Gordon Exploring Ownership Of Land In Texas
By John Sturbin | Senior Writer
Fort Worth, Texas – Jeff Gordon’s comfort level has grown exponentially during the last calendar year at Texas Motor Speedway, a personal purgatory for much of his stellar Sprint Cup Series career.
Gordon qualified on-pole Friday afternoon for Sunday’s Dickies 500, extending a streak that has seen him claim at least one Coors Light Pole Award for 17 consecutive seasons. Gordon toured TMS’ 1.5-mile quadoval in 28.255-seconds/191.117 mph to capture his 68th career pole and add to an impressive run of recent numbers here.
Gordon qualified first and finished second in last November’s Dickies 500, won by Carl Edwards. Gordon qualified second and went on to win the Samsung 500 here in April _ scoring his first Cup victory in Texas in his 17th career start. The difference, Sir Jeff said, is just hard work.
“I would hardly say we own the place,” said Gordon, driver of the No. 24 DuPont Chevrolet Impala SS. “But you know, I think that we really didn’t get enough credit for the first three or four races here. We were the best car at just about every one of those races (1997-99) and we just had crazy weird things happen to us. Those are sometimes things you can’t control. But it just started a trend of not good results and they just continued.”
A four-time series champion, Gordon will share the front row with Kasey Kahne, who qualified the No. 9 Budweiser Dodge Charger at 28.276-seconds/190.975 mph. Series points-leader Jimmie Johnson, who is bearing down on a record fourth consecutive championship, will start 12th after a hot lap of 28.442-seconds/189.860 mph in the No. 48 Lowe’s/KOBALT Tools Chevy.
Gordon trails Johnson, his Hendrick Motorsports teammate and protégé, by 192 points with three races remaining. Mark Martin, also of HMS, is second and trails Johnson by 184 points. Despite the long odds of catching Johnson, Gordon said he and crew chief Steve Letarte have not been mailing-anything-in.
“We were working hard (for poles) every weekend. And you know we’ve been very close,” said Gordon, whose win at TMS is his only one of the season to-date. “There were times when I really felt we had a pole. And it’s like a win, you know? You hope you get it early and accomplish it and get it out of the way so you don’t have to think and worry about it and it doesn’t build; especially when you’ve done it 16 years in a row.
“To finally get it, it doesn’t matter to me if it happens the first race of the last race, really, other than it just takes a little bit of heat off if you do it early. But the fact that we did get it and to do it here at Texas, a track where we have struggled at until recently, this is a great place to do it and we’re focused on ending this season the best we possibly can. ”We’ve got three races left and we want poles. We want wins. We want to get a lot of points and get ourselves as high up in the points as we possibly can for the championship and also build something for next year. It’s an honor to have 17 straight (pole-winning) seasons, I will say. It’s something we’re very proud of.”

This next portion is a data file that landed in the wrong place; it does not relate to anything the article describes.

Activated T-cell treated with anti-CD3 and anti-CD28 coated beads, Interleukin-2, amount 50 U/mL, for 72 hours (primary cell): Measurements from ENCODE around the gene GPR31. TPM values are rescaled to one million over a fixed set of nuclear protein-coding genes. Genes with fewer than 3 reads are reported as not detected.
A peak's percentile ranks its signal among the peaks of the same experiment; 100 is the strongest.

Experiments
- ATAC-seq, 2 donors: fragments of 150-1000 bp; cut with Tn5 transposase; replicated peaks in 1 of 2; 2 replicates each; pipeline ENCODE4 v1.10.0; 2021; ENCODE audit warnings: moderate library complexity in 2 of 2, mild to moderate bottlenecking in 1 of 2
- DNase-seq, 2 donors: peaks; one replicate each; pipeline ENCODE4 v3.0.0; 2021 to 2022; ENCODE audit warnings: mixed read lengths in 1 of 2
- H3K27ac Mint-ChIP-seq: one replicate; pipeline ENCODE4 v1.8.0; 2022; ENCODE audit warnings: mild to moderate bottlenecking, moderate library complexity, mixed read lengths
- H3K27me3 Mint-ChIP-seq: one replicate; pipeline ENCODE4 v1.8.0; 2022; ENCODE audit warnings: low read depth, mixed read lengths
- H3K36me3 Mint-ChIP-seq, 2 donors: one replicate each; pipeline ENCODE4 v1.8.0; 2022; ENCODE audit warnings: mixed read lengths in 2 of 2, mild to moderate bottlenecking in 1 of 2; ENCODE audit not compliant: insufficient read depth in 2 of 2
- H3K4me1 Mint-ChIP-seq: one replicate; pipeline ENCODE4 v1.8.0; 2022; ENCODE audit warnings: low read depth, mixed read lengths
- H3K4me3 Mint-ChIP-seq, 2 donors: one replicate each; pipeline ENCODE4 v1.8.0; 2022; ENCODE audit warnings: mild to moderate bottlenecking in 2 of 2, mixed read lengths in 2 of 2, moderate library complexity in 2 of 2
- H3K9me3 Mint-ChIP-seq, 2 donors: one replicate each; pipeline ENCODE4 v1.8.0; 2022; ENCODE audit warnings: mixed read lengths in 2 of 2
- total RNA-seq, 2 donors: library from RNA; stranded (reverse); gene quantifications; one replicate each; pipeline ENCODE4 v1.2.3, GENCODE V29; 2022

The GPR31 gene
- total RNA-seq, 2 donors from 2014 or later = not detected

Gordon, who posted his first Cup pole at TMS in the 2007 spring race, admitted there was a stretch of races at TMS where he ran “just terrible” – including nine in which he failed to lead a single lap.
“And when there’s a track like that, that challenges us this much, it really makes us go to work,” Gordon said. “And it inspires us to try and find something to get better. But it’s a total team effort. If I’m not liking what I feel, we can’t just say, ‘Oh well, our teammate’s running good so just put their set-up in.’ It just doesn’t work, not always. And so we tried that anyway and it didn’t work. So it was really about finding something that worked for us.
“But you know, last year at this time we went to work hard on the 1.5-mile tracks in the Chase. We were out of it and it allowed us to sort of do some testing and we tried some things that we hit on and it really seemed to pay off here. And so we improved our results the time we were here last year, and then we built on that over the offseason and had the results we had here earlier in the season. It’s just hard work.”